America’s 12th president, Zachary Taylor, was a walking contradiction who came into power at a pivotal moment in American history, and his untimely demise may have cost the US a chance to avoid its devastating civil war.
A career military man, Taylor had little interest in politics and had never voted in a presidential election until he became a candidate himself in 1848. The son of a veteran of America’s Revolutionary War, Taylor joined the army in 1808 and served in the War of 1812, the Black Hawk War(1835) and the 2nd Seminole War(1837), rising to the rank of Brigadier General, although the defining moments of his career would occur during the Mexican-American War.
After the United States annexed Texas in 1845, it inherited the problem of a disputed border with Mexico — the US also had designs on the sparsely populated Mexican territory in what was now the American southwest. In 1846, President James K. Polk, who ran for office on a promise of “Manifest Destiny” sent Taylor and his men into the disputed land between the Rio Grande and Nueces River to extract territorial concessions from the Mexican government.
Mexico responded by shooting at Taylor’s men, killing 11 and triggering the Mexican-American War.
The war went disastrously for Mexico, and Taylor distinguished himself by winning a string of battles at Palo Alto, Buena Vista and Monterrey. By early 1848, Mexico surrendered and ceded roughly half of its territory to the United States.
“No soldier could face either danger or responsibility more calmly than he,” Ulysses S. Grant, who served under Zachary during the Mexican-American war, said of his former commander. “ He was known to every soldier in his army, and respected by all.”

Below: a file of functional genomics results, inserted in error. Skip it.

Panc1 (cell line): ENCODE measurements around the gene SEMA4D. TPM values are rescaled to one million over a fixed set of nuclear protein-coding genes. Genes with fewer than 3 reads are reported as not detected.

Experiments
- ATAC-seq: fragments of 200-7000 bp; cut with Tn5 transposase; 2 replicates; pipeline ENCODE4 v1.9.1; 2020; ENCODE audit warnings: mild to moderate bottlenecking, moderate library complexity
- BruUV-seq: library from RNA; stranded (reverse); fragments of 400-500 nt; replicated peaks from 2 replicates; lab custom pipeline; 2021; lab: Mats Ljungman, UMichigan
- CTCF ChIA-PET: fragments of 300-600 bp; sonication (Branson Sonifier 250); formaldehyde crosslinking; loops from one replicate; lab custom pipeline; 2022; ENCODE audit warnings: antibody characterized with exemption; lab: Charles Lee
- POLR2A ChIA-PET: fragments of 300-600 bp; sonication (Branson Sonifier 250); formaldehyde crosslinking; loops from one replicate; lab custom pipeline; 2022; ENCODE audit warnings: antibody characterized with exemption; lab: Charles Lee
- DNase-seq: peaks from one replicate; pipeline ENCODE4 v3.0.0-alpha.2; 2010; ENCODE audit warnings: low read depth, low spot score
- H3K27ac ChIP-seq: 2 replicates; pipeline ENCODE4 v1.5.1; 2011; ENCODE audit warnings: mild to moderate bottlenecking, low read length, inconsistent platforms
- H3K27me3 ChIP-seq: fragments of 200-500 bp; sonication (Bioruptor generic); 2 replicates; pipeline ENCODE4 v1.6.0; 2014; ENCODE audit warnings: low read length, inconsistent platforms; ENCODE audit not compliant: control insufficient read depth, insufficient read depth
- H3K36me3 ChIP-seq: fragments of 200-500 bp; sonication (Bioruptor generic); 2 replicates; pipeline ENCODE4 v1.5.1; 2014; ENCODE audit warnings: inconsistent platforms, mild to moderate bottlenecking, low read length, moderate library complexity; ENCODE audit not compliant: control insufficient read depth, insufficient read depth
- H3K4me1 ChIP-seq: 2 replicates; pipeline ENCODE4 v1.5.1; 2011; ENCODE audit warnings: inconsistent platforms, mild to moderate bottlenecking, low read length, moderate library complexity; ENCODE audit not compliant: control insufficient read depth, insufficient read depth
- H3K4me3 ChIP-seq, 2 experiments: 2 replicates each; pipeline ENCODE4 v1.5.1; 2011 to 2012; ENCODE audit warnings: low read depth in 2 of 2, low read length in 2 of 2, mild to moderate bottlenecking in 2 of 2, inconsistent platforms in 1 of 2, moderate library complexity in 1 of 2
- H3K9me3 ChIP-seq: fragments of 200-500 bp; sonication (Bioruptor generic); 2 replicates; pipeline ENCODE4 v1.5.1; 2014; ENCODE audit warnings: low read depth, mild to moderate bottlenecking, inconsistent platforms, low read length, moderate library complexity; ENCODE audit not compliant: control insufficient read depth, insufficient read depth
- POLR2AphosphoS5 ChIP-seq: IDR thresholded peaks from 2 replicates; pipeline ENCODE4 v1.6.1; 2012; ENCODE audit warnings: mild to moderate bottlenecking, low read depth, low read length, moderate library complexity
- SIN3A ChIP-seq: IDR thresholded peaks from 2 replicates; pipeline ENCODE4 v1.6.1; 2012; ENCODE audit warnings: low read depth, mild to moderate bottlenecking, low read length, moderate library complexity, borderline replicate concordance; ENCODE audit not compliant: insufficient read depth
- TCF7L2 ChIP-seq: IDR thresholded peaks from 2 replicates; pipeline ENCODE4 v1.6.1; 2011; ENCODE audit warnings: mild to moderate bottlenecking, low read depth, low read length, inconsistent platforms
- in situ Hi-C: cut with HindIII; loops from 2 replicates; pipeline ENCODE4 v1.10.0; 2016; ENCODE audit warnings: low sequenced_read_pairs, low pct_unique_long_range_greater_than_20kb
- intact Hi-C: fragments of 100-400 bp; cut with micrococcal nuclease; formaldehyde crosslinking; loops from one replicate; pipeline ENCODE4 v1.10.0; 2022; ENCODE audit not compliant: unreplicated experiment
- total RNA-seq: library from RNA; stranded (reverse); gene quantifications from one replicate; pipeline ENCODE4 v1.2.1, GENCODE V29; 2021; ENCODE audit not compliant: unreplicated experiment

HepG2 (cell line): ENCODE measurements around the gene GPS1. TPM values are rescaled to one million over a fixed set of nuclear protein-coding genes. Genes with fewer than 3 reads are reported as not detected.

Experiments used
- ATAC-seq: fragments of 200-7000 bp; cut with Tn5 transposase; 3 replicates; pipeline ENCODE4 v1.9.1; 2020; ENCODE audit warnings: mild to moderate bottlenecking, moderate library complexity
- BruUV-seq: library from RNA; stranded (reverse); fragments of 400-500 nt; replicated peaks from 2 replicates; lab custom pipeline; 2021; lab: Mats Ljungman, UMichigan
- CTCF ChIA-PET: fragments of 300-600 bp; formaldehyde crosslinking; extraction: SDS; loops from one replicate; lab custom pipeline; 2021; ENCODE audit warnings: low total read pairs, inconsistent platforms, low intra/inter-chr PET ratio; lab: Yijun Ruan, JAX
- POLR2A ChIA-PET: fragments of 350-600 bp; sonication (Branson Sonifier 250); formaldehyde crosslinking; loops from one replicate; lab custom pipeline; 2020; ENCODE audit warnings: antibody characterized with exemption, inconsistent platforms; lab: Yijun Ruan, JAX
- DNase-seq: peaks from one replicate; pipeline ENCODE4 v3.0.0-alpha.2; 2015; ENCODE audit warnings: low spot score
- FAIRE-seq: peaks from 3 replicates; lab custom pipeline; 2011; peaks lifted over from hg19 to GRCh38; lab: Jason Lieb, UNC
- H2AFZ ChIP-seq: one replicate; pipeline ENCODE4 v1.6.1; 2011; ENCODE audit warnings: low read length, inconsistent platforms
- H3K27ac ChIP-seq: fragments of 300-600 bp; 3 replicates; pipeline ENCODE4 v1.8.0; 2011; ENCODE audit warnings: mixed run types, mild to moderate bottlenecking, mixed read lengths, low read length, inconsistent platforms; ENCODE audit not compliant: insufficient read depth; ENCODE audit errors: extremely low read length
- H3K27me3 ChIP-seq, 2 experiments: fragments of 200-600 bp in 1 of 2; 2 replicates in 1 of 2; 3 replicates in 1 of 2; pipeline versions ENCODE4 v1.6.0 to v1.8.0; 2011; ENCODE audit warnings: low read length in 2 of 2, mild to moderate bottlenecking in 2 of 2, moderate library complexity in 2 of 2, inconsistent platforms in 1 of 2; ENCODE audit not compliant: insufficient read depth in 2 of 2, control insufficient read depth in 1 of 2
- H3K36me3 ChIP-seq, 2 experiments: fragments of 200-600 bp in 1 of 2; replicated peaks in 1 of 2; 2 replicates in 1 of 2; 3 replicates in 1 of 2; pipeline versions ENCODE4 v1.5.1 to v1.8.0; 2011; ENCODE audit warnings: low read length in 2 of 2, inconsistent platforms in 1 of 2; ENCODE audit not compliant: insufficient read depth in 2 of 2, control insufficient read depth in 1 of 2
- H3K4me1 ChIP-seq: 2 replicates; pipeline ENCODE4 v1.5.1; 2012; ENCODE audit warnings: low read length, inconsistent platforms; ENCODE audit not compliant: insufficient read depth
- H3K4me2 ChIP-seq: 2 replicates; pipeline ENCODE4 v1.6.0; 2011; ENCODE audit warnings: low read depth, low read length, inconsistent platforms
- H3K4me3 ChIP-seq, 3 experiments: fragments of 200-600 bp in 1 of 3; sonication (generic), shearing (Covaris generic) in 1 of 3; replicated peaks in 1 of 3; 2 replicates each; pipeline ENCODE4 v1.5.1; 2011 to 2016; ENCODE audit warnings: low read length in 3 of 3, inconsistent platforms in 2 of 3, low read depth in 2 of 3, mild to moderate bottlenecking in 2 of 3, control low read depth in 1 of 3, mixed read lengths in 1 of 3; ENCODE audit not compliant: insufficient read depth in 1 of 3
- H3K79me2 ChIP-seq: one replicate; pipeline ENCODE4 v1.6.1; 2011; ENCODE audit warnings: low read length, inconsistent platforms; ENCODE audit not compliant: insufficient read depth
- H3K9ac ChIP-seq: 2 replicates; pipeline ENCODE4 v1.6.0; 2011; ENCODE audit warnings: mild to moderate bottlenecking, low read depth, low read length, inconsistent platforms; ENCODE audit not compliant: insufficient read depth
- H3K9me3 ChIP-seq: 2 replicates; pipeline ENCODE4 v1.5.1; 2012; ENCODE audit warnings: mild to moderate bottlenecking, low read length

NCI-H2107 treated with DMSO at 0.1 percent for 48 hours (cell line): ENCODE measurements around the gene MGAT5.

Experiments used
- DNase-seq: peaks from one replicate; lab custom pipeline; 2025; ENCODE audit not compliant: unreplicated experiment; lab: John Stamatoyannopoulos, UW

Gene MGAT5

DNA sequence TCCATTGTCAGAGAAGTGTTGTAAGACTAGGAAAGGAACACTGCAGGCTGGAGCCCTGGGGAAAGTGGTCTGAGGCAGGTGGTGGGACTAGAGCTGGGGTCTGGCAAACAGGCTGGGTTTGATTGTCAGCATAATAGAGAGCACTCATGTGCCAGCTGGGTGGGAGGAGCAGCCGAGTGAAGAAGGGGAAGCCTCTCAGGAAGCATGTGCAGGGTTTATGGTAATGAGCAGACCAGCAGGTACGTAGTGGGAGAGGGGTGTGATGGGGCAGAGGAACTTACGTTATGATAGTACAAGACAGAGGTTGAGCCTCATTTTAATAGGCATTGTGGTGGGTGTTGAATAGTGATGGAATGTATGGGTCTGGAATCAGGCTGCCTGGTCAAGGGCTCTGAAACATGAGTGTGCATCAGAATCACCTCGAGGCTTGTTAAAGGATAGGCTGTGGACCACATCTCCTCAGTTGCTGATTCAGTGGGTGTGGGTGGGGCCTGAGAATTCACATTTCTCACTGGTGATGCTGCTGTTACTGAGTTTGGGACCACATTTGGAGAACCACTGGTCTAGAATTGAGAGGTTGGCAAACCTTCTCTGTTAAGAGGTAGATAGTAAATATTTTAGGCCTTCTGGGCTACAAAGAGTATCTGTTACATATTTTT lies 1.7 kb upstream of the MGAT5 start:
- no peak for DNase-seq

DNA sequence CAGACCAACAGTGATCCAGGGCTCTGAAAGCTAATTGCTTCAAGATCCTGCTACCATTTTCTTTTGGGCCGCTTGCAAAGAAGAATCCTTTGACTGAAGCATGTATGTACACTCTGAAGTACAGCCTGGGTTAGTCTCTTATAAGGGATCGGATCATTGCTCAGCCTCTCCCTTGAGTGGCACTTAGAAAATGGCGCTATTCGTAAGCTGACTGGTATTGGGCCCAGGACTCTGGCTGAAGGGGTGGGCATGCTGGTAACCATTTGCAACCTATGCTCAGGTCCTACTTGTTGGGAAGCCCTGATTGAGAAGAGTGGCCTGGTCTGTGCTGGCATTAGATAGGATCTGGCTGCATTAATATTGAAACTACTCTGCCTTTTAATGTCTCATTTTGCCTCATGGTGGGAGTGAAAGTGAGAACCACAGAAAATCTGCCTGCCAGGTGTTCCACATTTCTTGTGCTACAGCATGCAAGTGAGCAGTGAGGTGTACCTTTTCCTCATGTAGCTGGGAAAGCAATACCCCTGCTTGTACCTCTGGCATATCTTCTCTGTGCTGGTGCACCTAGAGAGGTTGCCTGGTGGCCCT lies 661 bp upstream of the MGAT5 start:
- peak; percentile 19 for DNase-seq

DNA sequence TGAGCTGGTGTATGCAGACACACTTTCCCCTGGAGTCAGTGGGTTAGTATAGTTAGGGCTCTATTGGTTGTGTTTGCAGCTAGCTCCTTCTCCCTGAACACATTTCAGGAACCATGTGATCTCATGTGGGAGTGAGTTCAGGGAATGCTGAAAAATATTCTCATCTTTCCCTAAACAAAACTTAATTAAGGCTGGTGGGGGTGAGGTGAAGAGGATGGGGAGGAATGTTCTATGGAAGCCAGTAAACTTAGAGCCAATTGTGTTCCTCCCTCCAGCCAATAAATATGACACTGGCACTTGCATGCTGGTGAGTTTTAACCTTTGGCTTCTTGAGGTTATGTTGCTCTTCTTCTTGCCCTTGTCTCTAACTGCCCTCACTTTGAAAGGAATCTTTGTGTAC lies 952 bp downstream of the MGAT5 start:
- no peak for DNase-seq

The war created several new political realities: the careful balance of power between slave states and free states was called into question by the acquisition of so much new territory, and Zachary Taylor became a national hero.
“The political balance stood precariously at 15 free states and 15 slave states,” Joseph Fornieri, Professor of Political Science at the Rochester Institute of Technology explained. “Any additional states would tip the balance one way or the other… If anyone was in a position to resolve it, Taylor seemed to be that man.”
President Polk, a Democrat, declined to seek reelection despite his own wide popularity due to failing health and a previous campaign promise to only serve a single term. The Whigs, who had seen great electoral success with war hero William Henry Harrison in 1840 and saw a Taylor presidential ticket as an ideal means of replicating that success, and courted him as their nominee. Taylor, himself not a particularly strong partisan of any kind, agreed.
Taylor was born in Virginia and was a wealthy landowner who controlled several plantations and over 300 slaves — he also opposed to slavery’s expansion into America’s newly acquired territories and was a firm supporter of the Union. During his presidency, he went so far as to threaten to hang potential secessionists.
Taylor would ultimately die 16 months into his first term – the precise cause is disputed but the historical consensus is that the cause was some sort of stomach infection, and none of the sources suggest any kind of foul play. Nevertheless, he was unable to forge any meaningful compromise, and his successor, Millard Fillmore, would oversee the Compromise of 1850, which was so loathed that it largely set into motion the series of events that would a cataclysmic Civil War that would kill more than 600,000 Americans to finally put an end to the abominable institution of slavery.